3. Half-way through “Winter’s Kitchen,” the narrator says “these questions are pointless. It is the nature of the world and some day I will become used to it.” And yet I don’t believe her. (I assume, perhaps unfairly, that the narrator is a woman.) Why write otherwise? What use do these unanswerable questions have?

No, you’re right, the narrator is a woman. I tried to be clear about that, without over-emphasizing it. And it’s an interesting point, the assumption about narrator and gender that we bring to a piece of fiction. These days, I am writing primarily female characters, but I do think it’s good and worthwhile to push back against that assumption.

As for the unanswerable questions… I agree with your impulse to distrust the narrator. She’s kind of bitter, I think, since the story isn’t about her, though that’s really her own doing. So the fact that her answer to these questions is unsatisfying is an opportunity for those questions to perhaps outgrow the story, or lead to other questions, because I’m not convinced that she is even asking the right ones. Why this and not the other? Why her and not me? Maybe it’s a result of cause and effect, maybe a result of not the right time, or not the right story. It reflects the quest for self-understanding, the need to make sense of the world, and I think that for these kinds of existential-seeming questions the only way to get at them is to try to write around them and push at them, testing them. They can never really be summed up, but only pointed at from a distance and sought after.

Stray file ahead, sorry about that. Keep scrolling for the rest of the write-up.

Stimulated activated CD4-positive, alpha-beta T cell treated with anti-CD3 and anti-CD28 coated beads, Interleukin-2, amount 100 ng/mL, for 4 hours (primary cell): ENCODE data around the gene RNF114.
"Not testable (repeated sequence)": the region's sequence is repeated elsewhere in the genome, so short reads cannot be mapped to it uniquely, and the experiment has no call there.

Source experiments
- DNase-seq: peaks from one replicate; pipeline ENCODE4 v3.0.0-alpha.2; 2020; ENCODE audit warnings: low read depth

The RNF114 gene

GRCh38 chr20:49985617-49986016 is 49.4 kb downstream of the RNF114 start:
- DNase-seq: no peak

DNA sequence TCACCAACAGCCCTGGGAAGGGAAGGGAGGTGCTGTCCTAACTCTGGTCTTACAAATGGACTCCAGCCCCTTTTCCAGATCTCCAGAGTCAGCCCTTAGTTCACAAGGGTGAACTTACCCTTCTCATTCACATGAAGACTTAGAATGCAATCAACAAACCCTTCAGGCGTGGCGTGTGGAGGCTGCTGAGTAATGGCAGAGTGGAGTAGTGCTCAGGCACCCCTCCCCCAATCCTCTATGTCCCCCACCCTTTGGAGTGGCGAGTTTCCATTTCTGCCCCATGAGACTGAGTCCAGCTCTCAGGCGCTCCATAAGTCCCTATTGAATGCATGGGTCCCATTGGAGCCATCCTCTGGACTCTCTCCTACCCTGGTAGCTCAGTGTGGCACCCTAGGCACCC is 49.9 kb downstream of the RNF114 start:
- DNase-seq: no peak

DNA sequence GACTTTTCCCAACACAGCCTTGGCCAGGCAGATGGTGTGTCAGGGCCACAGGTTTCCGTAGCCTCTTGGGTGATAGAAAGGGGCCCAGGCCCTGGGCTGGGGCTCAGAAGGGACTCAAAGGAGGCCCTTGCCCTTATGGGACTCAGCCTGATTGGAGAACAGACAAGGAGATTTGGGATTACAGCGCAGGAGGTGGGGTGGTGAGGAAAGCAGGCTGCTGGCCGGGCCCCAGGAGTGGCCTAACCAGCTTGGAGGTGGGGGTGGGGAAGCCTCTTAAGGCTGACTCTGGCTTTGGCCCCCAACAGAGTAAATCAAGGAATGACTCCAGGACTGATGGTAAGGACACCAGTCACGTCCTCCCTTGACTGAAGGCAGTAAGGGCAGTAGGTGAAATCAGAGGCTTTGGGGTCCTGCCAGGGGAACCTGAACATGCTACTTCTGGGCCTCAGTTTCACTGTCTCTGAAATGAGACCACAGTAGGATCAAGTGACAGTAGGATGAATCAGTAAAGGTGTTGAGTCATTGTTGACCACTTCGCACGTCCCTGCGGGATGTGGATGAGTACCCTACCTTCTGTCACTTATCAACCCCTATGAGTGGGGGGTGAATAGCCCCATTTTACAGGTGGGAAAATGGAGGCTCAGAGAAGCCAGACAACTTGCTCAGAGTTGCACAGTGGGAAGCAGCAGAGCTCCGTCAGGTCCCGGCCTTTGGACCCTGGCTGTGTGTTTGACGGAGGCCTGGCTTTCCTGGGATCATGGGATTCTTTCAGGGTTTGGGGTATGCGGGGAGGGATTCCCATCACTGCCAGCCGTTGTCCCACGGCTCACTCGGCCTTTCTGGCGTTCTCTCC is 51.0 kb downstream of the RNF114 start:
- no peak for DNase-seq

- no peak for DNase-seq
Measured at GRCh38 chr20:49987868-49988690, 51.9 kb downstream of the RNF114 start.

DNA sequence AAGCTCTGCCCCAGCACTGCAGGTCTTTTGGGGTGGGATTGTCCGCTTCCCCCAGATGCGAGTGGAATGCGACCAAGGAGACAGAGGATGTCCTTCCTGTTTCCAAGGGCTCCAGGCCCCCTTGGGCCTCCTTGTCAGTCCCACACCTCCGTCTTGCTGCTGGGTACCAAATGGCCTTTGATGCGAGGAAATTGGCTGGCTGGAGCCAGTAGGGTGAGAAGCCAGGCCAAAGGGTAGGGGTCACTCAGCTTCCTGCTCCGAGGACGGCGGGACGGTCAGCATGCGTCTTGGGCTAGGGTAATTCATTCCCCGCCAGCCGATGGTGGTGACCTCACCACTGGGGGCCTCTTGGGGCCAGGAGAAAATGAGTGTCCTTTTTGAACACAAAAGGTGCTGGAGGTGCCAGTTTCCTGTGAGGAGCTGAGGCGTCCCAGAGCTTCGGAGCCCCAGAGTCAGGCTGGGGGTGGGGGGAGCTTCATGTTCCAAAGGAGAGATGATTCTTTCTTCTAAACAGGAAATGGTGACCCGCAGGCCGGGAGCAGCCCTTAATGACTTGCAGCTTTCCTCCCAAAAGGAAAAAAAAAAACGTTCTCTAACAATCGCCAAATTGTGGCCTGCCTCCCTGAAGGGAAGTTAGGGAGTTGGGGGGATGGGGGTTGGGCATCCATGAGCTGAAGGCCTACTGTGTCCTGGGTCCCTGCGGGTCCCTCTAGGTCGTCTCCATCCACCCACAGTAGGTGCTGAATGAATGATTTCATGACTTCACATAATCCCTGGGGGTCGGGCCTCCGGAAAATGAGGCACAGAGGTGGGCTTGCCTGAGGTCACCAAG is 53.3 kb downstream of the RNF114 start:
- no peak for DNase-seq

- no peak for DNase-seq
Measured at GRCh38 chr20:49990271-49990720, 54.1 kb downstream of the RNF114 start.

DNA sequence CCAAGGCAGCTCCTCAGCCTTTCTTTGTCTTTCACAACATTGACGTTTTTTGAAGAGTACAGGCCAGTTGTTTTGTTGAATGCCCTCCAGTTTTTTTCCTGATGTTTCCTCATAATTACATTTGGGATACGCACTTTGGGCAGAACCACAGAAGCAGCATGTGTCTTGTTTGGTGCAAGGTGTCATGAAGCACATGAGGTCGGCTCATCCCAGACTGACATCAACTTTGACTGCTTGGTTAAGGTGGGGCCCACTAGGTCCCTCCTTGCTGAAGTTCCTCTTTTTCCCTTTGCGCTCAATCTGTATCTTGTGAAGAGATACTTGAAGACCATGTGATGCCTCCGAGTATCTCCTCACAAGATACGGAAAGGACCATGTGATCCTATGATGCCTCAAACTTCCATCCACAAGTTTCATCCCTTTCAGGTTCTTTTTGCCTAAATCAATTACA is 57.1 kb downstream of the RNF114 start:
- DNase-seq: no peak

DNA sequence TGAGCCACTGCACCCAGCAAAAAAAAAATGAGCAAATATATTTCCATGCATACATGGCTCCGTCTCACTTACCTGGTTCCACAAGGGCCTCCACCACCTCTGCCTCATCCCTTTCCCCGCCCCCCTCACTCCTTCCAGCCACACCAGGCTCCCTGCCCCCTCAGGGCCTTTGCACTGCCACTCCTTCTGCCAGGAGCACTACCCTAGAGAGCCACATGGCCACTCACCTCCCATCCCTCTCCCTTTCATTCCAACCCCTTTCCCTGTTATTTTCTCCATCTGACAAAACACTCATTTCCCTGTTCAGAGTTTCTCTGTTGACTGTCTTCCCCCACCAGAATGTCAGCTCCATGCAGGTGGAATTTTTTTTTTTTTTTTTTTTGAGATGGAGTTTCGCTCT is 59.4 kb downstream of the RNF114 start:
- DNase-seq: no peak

4. Your writing pays gorgeous attention to a litany of baked goods—“strawberry cake, plates of butter cookies and flaky misshapen croissants, ginger snaps and miniature peach tarts”—but also to the act of their creation. Mixing, straining muscles, sneaking a spoonful of jam. Do you bake? How did you come to the idea of baking as central to this story?

I bake sometimes. Baking is good! When you bake, there’s a sense of control and intentionality, though you can still mess it up. But it’s this opportunity to create what you want the way that you want it, without having to rely on someone else, and it’s also intimate. Eating is intimate. At least I think so. Winter was always a baker in this story. That was always her outlet. I think it has to do with her dissatisfaction with Solomon and her situation. The kitchen is a place to try to take control, to burrow into herself and create a little self-sustained universe with her friend, the narrator. Of course, it can’t last.